He knelt down to look closer and the expression on his face showed he was suddenly perturbed. ‘These look familiar,’ he said. ‘I have a feeling I’ve seen them somewhere before.’
He ordered that plaster casts be made of the prints. For the next hour or so the local policemen watched in bemusement as he sat silently on the beach, apparently deep in thought, staring at the incoming tide. They had imagined he would want to question nearby fishermen and beachcombers who, after all, might have something helpful to say. But Ledru was not interested in talking to anyone.
Eventually he stood up and, with no explanation, announced that he was going back to his hotel. ‘Nothing more for me to do here and I need to think this out,’ he told them. ‘I believe I know the identity of the killer – but I do not know the motive.’
Le Havre’s police chief was outraged when this was reported to him. ‘Impossible! Crimes are never solved as easily as that,’ he shouted. ‘Does he think we are children?’
Ledru locked himself in his room for the rest of that day and next morning he went to face the irate officer. The cartridge case, he was told, had been found and he nodded his approval. ‘Good. That may be the final piece of evidence I need. I’d better keep that case and the plaster cast. There’s something I have to check.’
‘What exactly are you checking on?’
‘As I said earlier, I believe I know the identity of this killer,’ replied Ledru. ‘The man is sick, very sick, and could easily kill again. It is imperative that he is arrested very quickly.’
‘But who do you think he is?’
Ledru did not answer immediately. He looked at the officer behind the desk. ‘I’ll tell you as soon as I’m sure,’ he replied evasively. ‘I don’t think that’ll take long.’
Back at the hotel, he secured his door before taking the pistol from the locked box he’d hidden beneath underwear in a dressing-table drawer. For some years, ever since the accident, he had not carried his gun unless he considered it might be essential – like when, for instance, he was aiming to arrest a violent criminal. In such a situation it would be stupid, quite unforgivable, to be defenceless but otherwise, no, he did not carry a gun.
Now a quick glance showed one cartridge was missing and that the one from the beach matched those in the gun. Now there was no room for doubt. He had no recollection of leaving his room that night, no recollection of any nightmare or anything unusual, but clearly he was the killer. He must have done it in his sleep. That was the only possible explanation. He must have sleepwalked to the beach and across the sand past the rock pools. Then – oh, no, please no! – in his zombie-like trance he could have been startled by that naked man and shot him out of fear. Maybe, as people had said, he had been pushing himself too hard. Maybe the murder of the sailors had affected him more deeply than he had thought possible. Maybe he’d imagined the stranger was the one who he had been hunting and who was now about to kill him. Maybe, maybe, maybe….
Nothing but maybes – except for the undeniable evidence that, whatever the reason or motive, he had killed Monet. He had to share that appalling truth with people he knew and trusted – not those amateur policemen at Le Havre and that meant leaving immediately for Paris.
His chief there was astounded next morning when Ledru said he intended to arrest himself and added: ‘I don’t want to be locked away – of course I don’t — but I’m too dangerous to be free.’
‘Sorry Robert, the way you describe it … well, I know it looks bad … but I’m not entirely convinced.’
‘Then perhaps this will convince you,’ replied Ledru taking off his right sock. ‘You remember that accident when I shot myself in the foot? That’s when I lost my big toe. He held up his foot. Now see there! No big toe! And if you again look carefully at that plaster cast, although the sock disguises it a bit, you can make out that big toe is missing. What you are looking at there is my foot. Absolutely no question about it. And, in case you need still more evidence, here are the socks I was wearing that night.’ He produced the socks which he had carefully wrapped. ‘They haven’t been washed and you’ll see that they have grains of sand on them. Get some-one to check and I think you’ll find they match the sand on the beach at Sainte Adresse.’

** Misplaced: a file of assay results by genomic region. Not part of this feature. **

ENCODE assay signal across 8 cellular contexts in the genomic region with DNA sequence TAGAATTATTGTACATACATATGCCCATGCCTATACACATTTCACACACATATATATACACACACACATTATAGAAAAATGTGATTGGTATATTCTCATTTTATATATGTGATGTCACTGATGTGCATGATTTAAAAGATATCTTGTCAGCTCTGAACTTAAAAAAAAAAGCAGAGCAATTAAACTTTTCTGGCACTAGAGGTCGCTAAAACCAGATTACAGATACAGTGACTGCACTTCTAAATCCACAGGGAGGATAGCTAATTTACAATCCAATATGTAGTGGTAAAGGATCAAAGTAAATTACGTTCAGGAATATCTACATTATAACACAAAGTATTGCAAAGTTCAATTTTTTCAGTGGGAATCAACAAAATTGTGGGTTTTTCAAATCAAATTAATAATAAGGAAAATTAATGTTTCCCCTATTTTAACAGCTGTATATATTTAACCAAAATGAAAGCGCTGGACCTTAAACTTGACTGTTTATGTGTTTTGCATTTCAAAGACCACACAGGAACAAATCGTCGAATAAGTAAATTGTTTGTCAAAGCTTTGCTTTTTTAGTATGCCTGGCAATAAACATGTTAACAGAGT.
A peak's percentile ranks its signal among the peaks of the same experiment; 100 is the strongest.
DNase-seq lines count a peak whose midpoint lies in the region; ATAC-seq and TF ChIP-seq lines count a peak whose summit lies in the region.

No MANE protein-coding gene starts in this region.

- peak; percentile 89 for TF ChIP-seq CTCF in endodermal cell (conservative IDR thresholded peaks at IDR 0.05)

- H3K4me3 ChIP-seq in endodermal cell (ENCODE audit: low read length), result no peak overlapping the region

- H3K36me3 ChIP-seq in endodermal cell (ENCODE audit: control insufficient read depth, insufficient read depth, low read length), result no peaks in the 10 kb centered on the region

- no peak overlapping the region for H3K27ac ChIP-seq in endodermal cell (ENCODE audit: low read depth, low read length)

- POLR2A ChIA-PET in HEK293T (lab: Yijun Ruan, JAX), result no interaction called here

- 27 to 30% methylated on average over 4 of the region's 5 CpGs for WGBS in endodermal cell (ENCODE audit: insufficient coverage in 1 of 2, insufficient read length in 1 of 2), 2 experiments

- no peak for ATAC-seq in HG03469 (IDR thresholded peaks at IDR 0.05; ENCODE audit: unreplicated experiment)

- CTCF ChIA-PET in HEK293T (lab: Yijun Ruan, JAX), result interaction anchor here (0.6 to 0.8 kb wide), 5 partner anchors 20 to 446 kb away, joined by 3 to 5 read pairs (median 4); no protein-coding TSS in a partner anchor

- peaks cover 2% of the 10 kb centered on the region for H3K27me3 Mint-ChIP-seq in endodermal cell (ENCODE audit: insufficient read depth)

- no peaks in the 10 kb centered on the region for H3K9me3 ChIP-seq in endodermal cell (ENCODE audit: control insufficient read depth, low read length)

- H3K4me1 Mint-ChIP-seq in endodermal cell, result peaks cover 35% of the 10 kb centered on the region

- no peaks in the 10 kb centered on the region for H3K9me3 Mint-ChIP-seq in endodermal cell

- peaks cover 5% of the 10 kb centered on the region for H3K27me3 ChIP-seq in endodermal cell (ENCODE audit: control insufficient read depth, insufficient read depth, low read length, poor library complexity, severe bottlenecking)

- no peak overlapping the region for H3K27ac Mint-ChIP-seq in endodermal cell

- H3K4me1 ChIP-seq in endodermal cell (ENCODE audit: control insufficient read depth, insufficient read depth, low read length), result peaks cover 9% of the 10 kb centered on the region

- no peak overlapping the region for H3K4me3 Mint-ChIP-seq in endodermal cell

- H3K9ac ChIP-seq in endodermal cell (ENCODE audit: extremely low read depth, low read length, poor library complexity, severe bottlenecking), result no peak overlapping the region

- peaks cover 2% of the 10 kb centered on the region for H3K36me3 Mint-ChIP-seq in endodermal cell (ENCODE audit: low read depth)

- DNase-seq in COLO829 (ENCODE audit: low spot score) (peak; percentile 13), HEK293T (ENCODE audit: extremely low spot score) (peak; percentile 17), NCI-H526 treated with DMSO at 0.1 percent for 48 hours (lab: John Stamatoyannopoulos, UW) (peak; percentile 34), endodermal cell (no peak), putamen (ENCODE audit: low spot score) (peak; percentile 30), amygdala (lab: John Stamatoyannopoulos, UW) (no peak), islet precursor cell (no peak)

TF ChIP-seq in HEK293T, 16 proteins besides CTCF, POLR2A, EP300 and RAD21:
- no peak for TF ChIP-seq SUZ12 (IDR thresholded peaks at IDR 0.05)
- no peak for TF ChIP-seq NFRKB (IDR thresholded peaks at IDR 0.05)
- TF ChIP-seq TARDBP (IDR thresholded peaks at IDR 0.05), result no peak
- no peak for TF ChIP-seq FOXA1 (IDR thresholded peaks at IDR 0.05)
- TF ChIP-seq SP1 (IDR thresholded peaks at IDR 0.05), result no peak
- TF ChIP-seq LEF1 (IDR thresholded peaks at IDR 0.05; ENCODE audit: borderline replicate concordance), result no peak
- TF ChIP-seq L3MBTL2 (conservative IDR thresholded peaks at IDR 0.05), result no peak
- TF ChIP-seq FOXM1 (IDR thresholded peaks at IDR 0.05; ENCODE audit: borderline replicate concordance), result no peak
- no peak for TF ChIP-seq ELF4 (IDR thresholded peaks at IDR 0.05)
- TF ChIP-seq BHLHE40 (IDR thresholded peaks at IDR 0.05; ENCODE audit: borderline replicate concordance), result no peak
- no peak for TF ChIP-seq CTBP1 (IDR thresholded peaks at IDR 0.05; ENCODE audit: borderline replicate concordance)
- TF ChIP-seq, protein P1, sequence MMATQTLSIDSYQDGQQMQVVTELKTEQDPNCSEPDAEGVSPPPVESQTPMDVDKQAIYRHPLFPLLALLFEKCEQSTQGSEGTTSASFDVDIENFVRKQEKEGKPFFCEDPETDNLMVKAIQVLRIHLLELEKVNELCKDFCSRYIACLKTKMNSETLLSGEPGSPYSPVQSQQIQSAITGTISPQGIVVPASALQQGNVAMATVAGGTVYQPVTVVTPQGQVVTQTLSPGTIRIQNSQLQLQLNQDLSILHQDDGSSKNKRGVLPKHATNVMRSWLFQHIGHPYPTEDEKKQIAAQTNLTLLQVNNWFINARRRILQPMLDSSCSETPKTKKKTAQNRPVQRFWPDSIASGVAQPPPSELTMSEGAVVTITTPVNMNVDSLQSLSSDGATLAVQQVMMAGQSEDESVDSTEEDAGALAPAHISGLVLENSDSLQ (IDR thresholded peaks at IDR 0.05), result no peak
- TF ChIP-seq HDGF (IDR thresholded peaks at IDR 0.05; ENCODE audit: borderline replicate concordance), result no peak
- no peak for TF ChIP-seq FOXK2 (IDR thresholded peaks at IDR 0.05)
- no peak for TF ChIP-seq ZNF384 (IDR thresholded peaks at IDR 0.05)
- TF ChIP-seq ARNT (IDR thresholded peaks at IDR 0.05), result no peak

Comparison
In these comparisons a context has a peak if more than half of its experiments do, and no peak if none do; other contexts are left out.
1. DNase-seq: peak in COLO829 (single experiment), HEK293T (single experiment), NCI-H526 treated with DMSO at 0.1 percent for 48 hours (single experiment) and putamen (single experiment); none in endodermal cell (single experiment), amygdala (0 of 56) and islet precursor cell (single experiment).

He folded his arms. ‘Now you understand, I hope, why I must arrest myself.’
‘But listen man, you must understand that’s just not possible …’
‘Then you arrest me or get one of the men to do it. But for God’s sake let’s get it over with.’
The chief was in a dilemma. He respected Ledru, admired his exceptional skills, and, although they rarely socialised together, he regarded Ledru as a friend. He could not put such a man behind bars like a common criminal but, on the other hand, he could now see it was not safe to let him stay free. He decided on a compromise. He would say nothing about this session to anyone except those who needed to be advised. Ledru would be given special leave for unspecified health reasons and would not be allowed out of his own apartment. There he would be monitored day and night by trusted men.
The watchers included a couple of police doctors working on a roster who stayed in his room at night. As part of a test a pistol loaded with blanks was left on his dressing table. For three nights Ledru hardly stirred as he slept through until morning but on the fourth night the doctor watched him, apparently still asleep, get out of bed, pull on his day clothes and pick up the gun.
The doctor stood up from his armchair and stood between him and the closed door Ledru gave a little gasp, as if suddenly startled, pointed the gun as his head and squeezed the trigger. The doctor was shaken but physically unhurt. Ledru put down the gun, returned to bed, and almost immediately was again apparently peacefully asleep. When he eventually awoke he had no recollection of his night-time behaviour.
That clinched the diagnosis. He was given permanent sick leave and for the next 50 years he lived in seclusion on a farm outside Paris, watched over by police-paid observers, until he died in 1937.
The killers of those six sailors were never arrested. Ledru’s track record made it highly likely that they would have been caught and punished if he had not joined the ranks of sleepwalk slayers.
An Extract from The Sleepwalk Killers – The Nightmare Truth About Violence During Sleep.
Available now for pre-order from Amazon for delivery to your device on the 21st May.